“Then again, having been around for longer also means that you have more mistakes under your belt than other people, so sometimes you can see a problem coming up a bit earlier than others and then you are able to react. That’s probably the benefit of experience, being able to read or even predict the future a little bit, because you’ve been there before.”
Rockenfeller: “As long as you deliver, you are there…”
Mike Rockenfeller, meanwhile, was happy to be back on the podium, a place he hadn’t visited since the season opener at Hockenheim. “Yes, it was pretty cool to be there with the three most experienced drivers,” he said. “We were on the pace all weekend, but we also needed a little bit of luck. For me, it worked out, starting from eleventh and working my way up through the ranks.”
“We’re not 45 years old or something,” Rockenfeller added, “but it’s fair to say that the three of us perhaps are in the final third of our careers whereas others are still very much at the beginning. But it is not something I am thinking about a lot, really.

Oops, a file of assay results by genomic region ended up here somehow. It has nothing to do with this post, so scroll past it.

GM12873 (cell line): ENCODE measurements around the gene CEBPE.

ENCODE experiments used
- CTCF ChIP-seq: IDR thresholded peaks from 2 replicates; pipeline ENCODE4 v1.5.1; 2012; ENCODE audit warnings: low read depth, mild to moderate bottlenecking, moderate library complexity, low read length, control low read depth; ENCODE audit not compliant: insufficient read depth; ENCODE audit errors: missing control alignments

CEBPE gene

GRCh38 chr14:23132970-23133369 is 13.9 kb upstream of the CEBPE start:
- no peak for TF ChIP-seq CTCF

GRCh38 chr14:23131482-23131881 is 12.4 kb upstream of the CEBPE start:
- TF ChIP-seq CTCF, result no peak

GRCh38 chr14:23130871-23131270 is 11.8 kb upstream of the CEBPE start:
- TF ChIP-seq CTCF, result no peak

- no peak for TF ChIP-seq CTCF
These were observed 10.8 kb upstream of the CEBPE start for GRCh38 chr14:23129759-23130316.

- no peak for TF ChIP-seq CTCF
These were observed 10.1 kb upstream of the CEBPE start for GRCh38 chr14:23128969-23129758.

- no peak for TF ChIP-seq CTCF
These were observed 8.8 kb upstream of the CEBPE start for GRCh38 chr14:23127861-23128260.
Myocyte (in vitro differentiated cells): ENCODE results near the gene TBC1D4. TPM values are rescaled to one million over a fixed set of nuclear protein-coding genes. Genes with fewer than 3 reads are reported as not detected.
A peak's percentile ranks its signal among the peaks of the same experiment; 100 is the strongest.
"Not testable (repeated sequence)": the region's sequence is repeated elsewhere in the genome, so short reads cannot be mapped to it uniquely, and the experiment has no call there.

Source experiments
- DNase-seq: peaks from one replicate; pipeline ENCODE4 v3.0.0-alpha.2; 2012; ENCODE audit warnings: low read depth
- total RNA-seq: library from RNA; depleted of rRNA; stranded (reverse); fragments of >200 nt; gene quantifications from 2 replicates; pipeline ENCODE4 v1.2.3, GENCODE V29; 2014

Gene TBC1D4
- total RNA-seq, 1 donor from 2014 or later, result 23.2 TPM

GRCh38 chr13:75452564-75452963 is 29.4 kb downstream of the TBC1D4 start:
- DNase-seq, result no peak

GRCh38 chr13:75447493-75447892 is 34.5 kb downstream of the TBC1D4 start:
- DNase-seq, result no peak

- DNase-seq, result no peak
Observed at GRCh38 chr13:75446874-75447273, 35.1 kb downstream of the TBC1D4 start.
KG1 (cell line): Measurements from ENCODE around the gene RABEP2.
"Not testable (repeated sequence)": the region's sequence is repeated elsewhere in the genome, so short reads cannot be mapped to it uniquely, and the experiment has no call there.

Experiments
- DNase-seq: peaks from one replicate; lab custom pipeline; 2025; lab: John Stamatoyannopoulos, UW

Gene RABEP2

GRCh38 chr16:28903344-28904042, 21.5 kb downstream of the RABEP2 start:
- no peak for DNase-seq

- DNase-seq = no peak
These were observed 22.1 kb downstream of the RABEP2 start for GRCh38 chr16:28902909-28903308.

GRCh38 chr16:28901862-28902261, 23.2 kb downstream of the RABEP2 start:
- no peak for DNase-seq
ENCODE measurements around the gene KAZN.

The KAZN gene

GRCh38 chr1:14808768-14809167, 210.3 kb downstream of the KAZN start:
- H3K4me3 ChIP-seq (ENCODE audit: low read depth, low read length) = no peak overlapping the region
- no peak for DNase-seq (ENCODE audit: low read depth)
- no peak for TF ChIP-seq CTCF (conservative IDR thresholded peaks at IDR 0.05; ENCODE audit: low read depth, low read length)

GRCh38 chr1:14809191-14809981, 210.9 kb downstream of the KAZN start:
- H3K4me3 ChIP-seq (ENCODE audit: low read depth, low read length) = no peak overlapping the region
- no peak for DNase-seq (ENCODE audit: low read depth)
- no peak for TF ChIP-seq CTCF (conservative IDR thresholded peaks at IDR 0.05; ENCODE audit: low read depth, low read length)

“It is simply about performance: as long as you deliver, you are there, and if you don’t, you’re out. It’s as easy as that. And it’s a combination of things as well: if the car handles well, if you get the balance right, you are quick. That probably gives you some more confidence that helps you to go even quicker, and that’s how it all works together. But then again, this is DTM. Next time round, you can have some of the young guns right up there!”
The numbers game
Five-time DTM champion Bernd Schneider has the most DTM events under his belt: he participated in a total of 236 DTM races – some with Ford but the majority with Mercedes-Benz.
Behind him sits another legendary German driver, Klaus Ludwig, with 219 races for Ford, Mercedes-Benz and Opel to his name.
Next up is Jörg van Ommen with 214 caps. The most seasoned non-German driver is the 1986 DTM champion, Dane Kurt Thiim, with 211 participations.
Manuel Reuter is the fifth driver in the exclusive ‘200 club’ with exactly 200 races to his name. Bruno Spengler is the most experienced of the current DTM drivers with 185 race starts (counted after the Norisring weekend), a figure that sees him tied with double-champ Gary Paffett.
With 236 starts under his belt, Bernd Schneider is DTM’s most capped driver